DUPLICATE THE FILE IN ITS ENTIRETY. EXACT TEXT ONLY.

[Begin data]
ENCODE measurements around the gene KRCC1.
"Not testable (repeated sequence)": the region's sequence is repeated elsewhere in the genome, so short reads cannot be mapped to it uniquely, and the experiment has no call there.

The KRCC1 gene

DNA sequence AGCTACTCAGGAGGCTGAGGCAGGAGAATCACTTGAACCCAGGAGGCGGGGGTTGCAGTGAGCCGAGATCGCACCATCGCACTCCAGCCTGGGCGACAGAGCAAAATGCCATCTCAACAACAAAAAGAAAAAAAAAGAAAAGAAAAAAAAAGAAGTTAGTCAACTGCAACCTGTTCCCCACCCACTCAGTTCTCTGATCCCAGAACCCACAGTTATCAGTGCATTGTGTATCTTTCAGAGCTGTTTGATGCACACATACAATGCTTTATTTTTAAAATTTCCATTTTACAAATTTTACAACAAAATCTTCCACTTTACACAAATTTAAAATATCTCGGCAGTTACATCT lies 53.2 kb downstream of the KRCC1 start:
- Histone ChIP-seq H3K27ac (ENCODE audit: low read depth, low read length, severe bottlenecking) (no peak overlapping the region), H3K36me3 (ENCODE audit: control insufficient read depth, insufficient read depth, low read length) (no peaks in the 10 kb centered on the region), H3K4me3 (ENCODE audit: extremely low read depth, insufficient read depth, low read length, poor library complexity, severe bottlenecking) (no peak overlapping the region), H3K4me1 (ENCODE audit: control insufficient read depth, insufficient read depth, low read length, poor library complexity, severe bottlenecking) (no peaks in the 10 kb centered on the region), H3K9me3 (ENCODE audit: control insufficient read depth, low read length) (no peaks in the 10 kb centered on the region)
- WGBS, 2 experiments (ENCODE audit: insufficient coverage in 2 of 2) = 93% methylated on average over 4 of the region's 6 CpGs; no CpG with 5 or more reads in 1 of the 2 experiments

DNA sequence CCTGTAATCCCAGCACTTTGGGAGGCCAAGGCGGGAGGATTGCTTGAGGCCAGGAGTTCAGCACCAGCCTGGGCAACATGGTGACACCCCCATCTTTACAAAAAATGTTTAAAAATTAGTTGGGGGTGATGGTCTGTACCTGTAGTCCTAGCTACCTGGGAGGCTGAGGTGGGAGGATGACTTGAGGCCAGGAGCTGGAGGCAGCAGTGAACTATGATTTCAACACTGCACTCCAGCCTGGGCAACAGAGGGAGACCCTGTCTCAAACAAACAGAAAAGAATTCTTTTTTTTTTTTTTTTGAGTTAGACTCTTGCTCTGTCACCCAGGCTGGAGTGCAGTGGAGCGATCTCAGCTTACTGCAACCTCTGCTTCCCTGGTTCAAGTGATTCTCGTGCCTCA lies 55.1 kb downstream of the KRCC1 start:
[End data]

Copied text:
ENCODE measurements around the gene KRCC1.
"Not testable (repeated sequence)": the region's sequence is repeated elsewhere in the genome, so short reads cannot be mapped to it uniquely, and the experiment has no call there.

The KRCC1 gene

DNA sequence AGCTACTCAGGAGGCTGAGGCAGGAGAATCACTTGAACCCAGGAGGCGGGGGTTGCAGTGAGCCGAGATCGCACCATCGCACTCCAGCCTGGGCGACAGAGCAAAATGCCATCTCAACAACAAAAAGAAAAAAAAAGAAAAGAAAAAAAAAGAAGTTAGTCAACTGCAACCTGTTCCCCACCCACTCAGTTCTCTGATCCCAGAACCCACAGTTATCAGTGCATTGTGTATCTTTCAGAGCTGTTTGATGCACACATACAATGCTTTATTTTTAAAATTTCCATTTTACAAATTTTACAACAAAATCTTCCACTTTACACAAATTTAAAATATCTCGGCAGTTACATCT lies 53.2 kb downstream of the KRCC1 start:
- Histone ChIP-seq H3K27ac (ENCODE audit: low read depth, low read length, severe bottlenecking) (no peak overlapping the region), H3K36me3 (ENCODE audit: control insufficient read depth, insufficient read depth, low read length) (no peaks in the 10 kb centered on the region), H3K4me3 (ENCODE audit: extremely low read depth, insufficient read depth, low read length, poor library complexity, severe bottlenecking) (no peak overlapping the region), H3K4me1 (ENCODE audit: control insufficient read depth, insufficient read depth, low read length, poor library complexity, severe bottlenecking) (no peaks in the 10 kb centered on the region), H3K9me3 (ENCODE audit: control insufficient read depth, low read length) (no peaks in the 10 kb centered on the region)
- WGBS, 2 experiments (ENCODE audit: insufficient coverage in 2 of 2) = 93% methylated on average over 4 of the region's 6 CpGs; no CpG with 5 or more reads in 1 of the 2 experiments

DNA sequence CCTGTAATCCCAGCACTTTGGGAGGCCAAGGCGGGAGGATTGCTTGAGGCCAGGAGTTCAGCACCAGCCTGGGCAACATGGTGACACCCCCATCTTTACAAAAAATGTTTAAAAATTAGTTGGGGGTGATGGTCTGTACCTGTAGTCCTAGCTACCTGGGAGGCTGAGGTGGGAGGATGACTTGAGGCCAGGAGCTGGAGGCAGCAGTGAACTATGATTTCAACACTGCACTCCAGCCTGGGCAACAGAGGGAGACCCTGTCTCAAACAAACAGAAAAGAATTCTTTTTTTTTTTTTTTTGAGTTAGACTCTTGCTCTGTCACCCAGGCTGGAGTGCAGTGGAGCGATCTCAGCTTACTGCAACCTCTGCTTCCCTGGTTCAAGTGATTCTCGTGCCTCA lies 55.1 kb downstream of the KRCC1 start: